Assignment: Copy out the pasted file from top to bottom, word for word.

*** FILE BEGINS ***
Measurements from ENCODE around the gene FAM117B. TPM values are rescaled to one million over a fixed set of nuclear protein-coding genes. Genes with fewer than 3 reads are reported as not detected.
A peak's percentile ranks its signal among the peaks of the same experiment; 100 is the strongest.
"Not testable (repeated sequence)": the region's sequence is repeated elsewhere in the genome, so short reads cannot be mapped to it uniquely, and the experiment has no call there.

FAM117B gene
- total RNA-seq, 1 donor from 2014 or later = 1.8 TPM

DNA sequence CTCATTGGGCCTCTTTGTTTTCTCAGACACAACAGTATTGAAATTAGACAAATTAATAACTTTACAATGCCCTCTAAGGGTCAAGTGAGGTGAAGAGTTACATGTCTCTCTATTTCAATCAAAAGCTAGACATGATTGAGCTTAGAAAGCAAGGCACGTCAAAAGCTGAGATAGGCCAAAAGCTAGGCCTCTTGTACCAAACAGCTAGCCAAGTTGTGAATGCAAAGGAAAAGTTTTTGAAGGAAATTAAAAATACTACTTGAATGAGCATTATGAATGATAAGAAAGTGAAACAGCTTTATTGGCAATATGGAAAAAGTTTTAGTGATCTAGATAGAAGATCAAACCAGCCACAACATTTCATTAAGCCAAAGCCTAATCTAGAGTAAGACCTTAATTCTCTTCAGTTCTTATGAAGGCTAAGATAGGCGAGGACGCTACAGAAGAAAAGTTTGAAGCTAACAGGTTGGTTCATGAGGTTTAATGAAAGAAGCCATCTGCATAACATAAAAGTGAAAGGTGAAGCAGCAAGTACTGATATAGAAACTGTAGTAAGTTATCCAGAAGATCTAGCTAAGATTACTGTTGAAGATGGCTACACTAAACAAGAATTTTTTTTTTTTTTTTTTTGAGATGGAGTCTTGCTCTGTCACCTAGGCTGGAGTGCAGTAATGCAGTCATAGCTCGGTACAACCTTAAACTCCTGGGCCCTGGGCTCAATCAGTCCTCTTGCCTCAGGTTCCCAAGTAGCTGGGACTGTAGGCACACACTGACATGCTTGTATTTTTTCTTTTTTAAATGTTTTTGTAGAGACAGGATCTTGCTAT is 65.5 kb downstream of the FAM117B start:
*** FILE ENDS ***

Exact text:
Measurements from ENCODE around the gene FAM117B. TPM values are rescaled to one million over a fixed set of nuclear protein-coding genes. Genes with fewer than 3 reads are reported as not detected.
A peak's percentile ranks its signal among the peaks of the same experiment; 100 is the strongest.
"Not testable (repeated sequence)": the region's sequence is repeated elsewhere in the genome, so short reads cannot be mapped to it uniquely, and the experiment has no call there.

FAM117B gene
- total RNA-seq, 1 donor from 2014 or later = 1.8 TPM

DNA sequence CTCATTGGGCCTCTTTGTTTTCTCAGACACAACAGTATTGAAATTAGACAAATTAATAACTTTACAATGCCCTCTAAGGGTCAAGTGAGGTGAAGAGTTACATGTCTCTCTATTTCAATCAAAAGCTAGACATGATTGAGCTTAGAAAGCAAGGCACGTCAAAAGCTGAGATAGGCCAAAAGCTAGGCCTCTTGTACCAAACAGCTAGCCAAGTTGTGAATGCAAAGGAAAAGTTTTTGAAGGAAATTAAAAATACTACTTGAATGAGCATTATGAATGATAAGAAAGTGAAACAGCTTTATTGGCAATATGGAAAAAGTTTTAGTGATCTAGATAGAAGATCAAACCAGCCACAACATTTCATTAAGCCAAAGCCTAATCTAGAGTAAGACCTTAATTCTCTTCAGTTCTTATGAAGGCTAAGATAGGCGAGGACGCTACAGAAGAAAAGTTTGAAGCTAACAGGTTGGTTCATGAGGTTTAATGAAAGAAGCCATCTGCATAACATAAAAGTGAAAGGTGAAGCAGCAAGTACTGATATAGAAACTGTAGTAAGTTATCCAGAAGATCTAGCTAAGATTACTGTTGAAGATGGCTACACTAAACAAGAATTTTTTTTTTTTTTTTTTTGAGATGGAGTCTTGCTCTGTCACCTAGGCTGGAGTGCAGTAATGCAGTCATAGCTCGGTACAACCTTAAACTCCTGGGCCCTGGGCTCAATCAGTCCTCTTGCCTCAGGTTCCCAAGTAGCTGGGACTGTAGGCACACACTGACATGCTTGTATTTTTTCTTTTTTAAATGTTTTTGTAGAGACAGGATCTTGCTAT is 65.5 kb downstream of the FAM117B start: